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BACTERIOPLANKTON COMMUNITY RESPONSE TO SOLAR RADIATION AND CRUDE OIL IN THE NORTHEASTERN GULF OF MEXICO

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Date Issued:
2015
Summary:
Bacterioplankton are vital to cycling nutrients in marine ecosystems. Small surface area to volume ratios makes bacteria efficient at accessing low concentrations of nutrients yet also makes them vulnerable to damage from ultraviolet radiation (UVR). In addition to direct damage, solar radiation can also phototransform pollutants, like crude oil, potentially increasing toxicity. Despite this, many studies examining the effects of oil on bacterial communities have not included the impacts of phototransformed oil. This research used microcosm experiments to examine shifts in bacterial communities in response to solar radiation and the combined effects of solar radiation and crude oil in the northeastern Gulf of Mexico. Analysis of inoculum communities suggests that water column structure influences community similarity. Analysis suggests that UVB decreases bacterial diversity and in these treatments both Alteromonas and Shimia had an increased presence. Bacterial response to crude oil and solar radiation was complex, and in April, samples had very low diversity and were dominated by Alteromonas, while in September diversity of treatments was higher with the exception of oil full sun and oil PAR where Shimia dominated other taxa. Overall, bacterial response to both solar radiation and crude oil were dependent initial environmental conditions.
Title: BACTERIOPLANKTON COMMUNITY RESPONSE TO SOLAR RADIATION AND CRUDE OIL IN THE NORTHEASTERN GULF OF MEXICO.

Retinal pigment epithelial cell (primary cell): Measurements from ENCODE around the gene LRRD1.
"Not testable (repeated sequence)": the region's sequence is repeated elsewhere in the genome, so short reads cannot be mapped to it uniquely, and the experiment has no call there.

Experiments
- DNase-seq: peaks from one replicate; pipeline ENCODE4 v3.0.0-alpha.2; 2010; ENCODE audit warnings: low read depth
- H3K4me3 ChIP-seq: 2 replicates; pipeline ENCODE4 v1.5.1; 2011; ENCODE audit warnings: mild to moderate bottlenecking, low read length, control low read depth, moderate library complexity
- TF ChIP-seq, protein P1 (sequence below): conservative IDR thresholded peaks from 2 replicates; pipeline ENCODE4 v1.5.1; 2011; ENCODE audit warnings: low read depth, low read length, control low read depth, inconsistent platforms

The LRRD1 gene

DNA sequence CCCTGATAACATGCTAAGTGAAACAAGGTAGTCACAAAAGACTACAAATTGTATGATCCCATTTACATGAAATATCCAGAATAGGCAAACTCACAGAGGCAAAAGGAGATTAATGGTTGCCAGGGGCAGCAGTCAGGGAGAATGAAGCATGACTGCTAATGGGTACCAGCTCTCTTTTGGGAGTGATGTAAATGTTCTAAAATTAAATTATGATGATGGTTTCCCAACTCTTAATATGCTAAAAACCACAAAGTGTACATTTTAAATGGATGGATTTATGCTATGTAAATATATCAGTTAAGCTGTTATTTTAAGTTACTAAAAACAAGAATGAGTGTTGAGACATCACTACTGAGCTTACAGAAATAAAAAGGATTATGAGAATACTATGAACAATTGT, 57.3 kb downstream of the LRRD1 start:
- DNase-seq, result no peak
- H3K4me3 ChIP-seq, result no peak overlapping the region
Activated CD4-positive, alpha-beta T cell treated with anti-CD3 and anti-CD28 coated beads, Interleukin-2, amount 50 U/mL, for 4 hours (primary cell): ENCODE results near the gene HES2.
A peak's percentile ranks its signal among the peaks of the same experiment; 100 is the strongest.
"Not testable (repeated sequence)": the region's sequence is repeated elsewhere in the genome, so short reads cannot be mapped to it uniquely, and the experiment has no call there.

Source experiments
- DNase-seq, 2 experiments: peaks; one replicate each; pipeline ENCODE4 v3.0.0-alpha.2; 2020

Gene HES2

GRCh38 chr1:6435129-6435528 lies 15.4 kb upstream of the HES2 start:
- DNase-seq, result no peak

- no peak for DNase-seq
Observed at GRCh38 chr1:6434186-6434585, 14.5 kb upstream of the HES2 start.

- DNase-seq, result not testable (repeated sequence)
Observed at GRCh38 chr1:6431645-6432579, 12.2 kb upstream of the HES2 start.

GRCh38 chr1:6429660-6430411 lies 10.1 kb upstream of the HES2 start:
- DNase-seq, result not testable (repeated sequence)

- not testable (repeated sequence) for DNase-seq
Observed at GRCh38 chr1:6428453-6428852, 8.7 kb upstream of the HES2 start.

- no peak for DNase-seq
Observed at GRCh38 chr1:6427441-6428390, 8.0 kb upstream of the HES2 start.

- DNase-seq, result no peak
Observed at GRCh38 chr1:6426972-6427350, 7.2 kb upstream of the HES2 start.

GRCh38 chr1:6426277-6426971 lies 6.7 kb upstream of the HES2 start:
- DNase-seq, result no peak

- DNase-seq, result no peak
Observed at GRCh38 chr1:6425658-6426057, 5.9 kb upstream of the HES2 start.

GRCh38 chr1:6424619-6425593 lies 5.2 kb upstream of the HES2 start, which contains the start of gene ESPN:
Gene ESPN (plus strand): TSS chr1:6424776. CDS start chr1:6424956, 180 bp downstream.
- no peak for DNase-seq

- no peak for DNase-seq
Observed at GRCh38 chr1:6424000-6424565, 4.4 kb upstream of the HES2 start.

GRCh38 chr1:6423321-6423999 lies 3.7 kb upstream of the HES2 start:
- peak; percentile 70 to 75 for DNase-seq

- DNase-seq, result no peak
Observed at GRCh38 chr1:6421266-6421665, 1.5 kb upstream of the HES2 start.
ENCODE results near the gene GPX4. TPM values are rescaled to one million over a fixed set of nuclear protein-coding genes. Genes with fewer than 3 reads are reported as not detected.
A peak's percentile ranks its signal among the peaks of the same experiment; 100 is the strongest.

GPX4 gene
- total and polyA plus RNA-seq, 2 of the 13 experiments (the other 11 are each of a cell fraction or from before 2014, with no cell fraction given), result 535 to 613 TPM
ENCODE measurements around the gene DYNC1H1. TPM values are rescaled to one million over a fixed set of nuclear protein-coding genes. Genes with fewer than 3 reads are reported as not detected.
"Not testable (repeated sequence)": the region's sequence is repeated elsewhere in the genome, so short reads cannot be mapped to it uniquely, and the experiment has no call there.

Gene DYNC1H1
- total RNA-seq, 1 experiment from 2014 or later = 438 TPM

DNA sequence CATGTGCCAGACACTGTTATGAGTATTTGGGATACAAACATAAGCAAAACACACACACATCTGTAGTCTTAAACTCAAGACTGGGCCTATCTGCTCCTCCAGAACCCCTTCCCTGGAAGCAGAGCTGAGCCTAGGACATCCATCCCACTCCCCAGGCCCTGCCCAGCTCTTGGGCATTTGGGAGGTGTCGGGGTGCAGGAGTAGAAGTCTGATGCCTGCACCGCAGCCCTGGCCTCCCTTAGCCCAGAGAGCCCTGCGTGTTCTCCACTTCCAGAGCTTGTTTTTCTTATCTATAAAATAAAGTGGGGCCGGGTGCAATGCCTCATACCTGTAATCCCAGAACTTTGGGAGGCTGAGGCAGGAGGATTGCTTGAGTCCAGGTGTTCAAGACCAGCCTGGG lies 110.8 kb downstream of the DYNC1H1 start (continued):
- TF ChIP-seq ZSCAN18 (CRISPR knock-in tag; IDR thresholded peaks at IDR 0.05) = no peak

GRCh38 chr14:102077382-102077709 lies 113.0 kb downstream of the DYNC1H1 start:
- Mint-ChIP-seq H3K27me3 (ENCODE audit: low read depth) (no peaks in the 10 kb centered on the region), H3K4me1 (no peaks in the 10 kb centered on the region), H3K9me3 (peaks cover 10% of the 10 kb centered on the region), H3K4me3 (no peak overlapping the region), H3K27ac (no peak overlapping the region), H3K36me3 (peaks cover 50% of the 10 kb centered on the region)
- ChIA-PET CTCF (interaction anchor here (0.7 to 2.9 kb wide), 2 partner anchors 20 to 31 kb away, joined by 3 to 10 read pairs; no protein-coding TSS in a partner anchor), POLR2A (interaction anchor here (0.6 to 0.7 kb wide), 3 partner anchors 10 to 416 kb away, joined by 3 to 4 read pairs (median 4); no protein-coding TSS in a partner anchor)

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Name(s): Hutcheson, Josette Marjorie, Author
Type of Resource: text
Date Issued: 2015
Publisher: University of West Florida
Language(s): English
Summary: Bacterioplankton are vital to cycling nutrients in marine ecosystems. Small surface area to volume ratios makes bacteria efficient at accessing low concentrations of nutrients yet also makes them vulnerable to damage from ultraviolet radiation (UVR). In addition to direct damage, solar radiation can also phototransform pollutants, like crude oil, potentially increasing toxicity. Despite this, many studies examining the effects of oil on bacterial communities have not included the impacts of phototransformed oil. This research used microcosm experiments to examine shifts in bacterial communities in response to solar radiation and the combined effects of solar radiation and crude oil in the northeastern Gulf of Mexico. Analysis of inoculum communities suggests that water column structure influences community similarity. Analysis suggests that UVB decreases bacterial diversity and in these treatments both Alteromonas and Shimia had an increased presence. Bacterial response to crude oil and solar radiation was complex, and in April, samples had very low diversity and were dominated by Alteromonas, while in September diversity of treatments was higher with the exception of oil full sun and oil PAR where Shimia dominated other taxa. Overall, bacterial response to both solar radiation and crude oil were dependent initial environmental conditions.
Identifier: WFE0000503 (IID), uwf:61260 (fedora)
Note(s): 2015-06-01
M.S.
Department of Biology
Masters
Persistent Link to This Record: http://purl.flvc.org/uwf/fd/WFE0000503
Restrictions on Access: public
Use and Reproduction: http://rightsstatements.org/vocab/InC-EDU/1.0/
Host Institution: UWF

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